Richard Pearmain on the loss of David Bowie.
“Where the fuck did Monday go?” A line from a song on an album that had come out only three days before. That particular Monday went floating in a most peculiar way.
I first saw the news on the platform at Hackney Downs station, idly scrolling through Facebook on my phone whilst waiting for a train in to work, noticing an unusual number of Bowie related posts, and then I saw a link to the story on BBC News. You get that immediate sense of incomprehension (“but he’s only just released a new album! I’d just been to a Bowie birthday club night in Brixton!”), and then a sense of – well, I don’t know really. Why was I feeling so upset? I got a text from a friend, who I’d been to that club night with, who was in tears, and asking the same question. We didn’t know David Bowie personally, we’d never met him, but it felt almost like a death in the family.
On Twitter, I saw lots of posts from people (journos, other musicians, fans) with the same sense of shock. There were reports of people gathering to pay their respects at the Bowie mural by the Morleys department store in Brixton (as they were elsewhere, from Beckenham to Berlin), and notices of an impromptu street party planned for later that evening outside the Ritzy cinema, to celebrate the man and his music. And being there, on a cold January evening, there was still a sense of unreality – there was cheering and singing along to the assorted people who brought along guitars and a head full of Ziggy Stardust, there were interviews by inquisitive TV crews, but no one really knew quite what was going on. Once the sound system started up, everything coalesced in the choruses of Starman and Life On Mars?, but there was still the feeling of “is this really happening?” In the warmth of the Effra Social, where I’d been only three nights before, any lingering tears (largely) gave way to dancing as the DJ played all the old classics (and even Little Wonder – well, it is Brixton).
I remember the general reaction to Freddie Mercury’s death, but this seemed somehow more immense – it’s apparent suddenness, how deeply and widely it has been felt. I’m not going to try and explain the reasons for this outpouring of emotion (other people have attempted to articulate it much better than I possibly could elsewhere), because I can’t – David Bowie meant (and still means) different things to different people (again, articulated elsewhere). If anything, this is just going to be me offering my own small snapshot of how I discovered him and his music.
Like most people of a certain age, my first real exposure to pop music was through Top Of The Pops on TV, and in my case it was at a time when New Wave bands like The Jam, Blondie and Adam & The Ants made a regular appearance – many of whom, I would later learn, were influenced by Bowie in one way or another (indeed, Blondie had released a live cover of Heroes, featuring Robert Fripp, on the Atomic 12”, whilst the Dandy Highwayman clearly doffs his cap to the Pierrot costume, the Kabuki outfits and the other contents of Bowie’s wardrobe). The Ashes To Ashes video was my earliest experience of the man himself and, as the 80s progressed, I remember Let’s Dance and the saucy China Girl, whilst the Dancing In The Street film with Mick Jagger is, in my mind, forever associated with the send up by Les Dennis and Dustin Gee (in the same way that I can’t hear Don’t Let The Sun Go Down On Me without thinking of Phoenix Nights).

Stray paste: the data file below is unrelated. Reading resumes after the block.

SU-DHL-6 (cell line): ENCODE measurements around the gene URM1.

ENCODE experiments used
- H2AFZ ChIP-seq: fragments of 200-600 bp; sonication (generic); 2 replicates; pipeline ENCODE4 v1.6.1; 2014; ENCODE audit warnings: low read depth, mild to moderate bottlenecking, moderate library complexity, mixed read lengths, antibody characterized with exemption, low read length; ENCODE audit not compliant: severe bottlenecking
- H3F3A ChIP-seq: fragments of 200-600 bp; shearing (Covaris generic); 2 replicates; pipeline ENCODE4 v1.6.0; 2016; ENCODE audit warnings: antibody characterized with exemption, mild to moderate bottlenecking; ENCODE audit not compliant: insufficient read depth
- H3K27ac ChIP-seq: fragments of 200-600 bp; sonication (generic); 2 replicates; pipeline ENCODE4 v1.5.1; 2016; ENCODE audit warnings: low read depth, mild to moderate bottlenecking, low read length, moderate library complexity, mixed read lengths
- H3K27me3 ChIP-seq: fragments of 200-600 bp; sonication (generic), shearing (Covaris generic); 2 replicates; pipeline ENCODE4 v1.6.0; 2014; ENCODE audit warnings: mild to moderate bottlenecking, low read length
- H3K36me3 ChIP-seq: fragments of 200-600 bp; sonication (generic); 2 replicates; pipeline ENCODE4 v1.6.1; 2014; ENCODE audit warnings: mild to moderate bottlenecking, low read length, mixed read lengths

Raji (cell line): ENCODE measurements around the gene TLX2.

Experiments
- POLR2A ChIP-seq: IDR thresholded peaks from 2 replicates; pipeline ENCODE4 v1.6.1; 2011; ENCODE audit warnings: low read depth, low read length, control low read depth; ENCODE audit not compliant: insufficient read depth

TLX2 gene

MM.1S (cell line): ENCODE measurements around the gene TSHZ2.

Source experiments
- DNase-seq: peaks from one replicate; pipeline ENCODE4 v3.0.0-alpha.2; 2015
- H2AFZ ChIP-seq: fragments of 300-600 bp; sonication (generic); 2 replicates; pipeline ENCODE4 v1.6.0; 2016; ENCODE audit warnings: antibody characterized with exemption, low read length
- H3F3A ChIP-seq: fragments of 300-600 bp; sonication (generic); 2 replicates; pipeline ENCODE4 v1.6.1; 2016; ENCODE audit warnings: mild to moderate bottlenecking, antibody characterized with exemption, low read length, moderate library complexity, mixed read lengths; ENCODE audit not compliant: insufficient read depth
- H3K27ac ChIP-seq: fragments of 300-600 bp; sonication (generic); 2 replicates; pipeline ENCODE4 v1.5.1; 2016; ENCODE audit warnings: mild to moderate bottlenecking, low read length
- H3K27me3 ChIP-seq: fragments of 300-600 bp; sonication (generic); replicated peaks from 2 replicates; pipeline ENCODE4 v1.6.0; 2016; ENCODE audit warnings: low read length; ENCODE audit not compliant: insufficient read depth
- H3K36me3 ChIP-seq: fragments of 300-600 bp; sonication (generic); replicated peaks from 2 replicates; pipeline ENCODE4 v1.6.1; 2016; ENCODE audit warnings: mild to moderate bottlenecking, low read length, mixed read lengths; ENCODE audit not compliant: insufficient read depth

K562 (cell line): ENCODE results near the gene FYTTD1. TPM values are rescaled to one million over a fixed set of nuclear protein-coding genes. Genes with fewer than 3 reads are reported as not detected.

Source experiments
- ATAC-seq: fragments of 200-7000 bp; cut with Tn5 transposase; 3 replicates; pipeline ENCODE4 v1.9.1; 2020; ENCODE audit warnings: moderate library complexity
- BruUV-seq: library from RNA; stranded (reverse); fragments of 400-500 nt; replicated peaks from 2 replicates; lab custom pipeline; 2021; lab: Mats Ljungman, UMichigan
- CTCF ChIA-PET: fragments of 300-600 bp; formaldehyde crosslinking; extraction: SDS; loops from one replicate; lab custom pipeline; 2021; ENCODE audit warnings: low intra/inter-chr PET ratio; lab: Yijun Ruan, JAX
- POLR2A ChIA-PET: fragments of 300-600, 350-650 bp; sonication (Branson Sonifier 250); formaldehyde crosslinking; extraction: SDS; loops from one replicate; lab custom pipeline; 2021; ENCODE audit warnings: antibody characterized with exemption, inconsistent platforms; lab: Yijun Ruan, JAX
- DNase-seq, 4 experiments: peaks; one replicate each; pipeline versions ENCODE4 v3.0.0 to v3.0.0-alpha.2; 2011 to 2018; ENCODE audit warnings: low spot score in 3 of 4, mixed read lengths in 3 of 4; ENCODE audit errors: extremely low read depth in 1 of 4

My first foray into the music was as a student, with the Changesbowie compilation (bought, if I remember rightly, in Parrott Records in Cambridge). Suddenly a lot of background noise made sense – oh, so these songs, that seemed to have been on the radio forever, are by David Bowie too! But I was astounded by Heroes – even more so when I heard the full length version on a second hand LP I subsequently bought (Selectadisc, Nottingham). I don’t know why that particular song resonated with me (and, clearly, a lot of other people too). Maybe it’s my innate sense of doomed romanticism. Or something (as a side note, I was in Berlin about 18 months ago for the David Bowie is exhibition at the Martin-Gropius-Bau, and I noticed on a surviving segment of Die Mauer, a little further down Niederkirchnerstrasse and a stone’s throw from the famous Hansa Studios, where Heroes was recorded, a faded graffito that read “Astrid, maybe some day we will be together”). Then there were more second hand LPs (Ziggy Stardust from a record fair in Cambridge, Let’s Dance and Tonight and, possibly, Changestwobowie from Selectadisc), then the reissues on CD, the bonus tracks, the books and the films. Strange fascination fascinating me.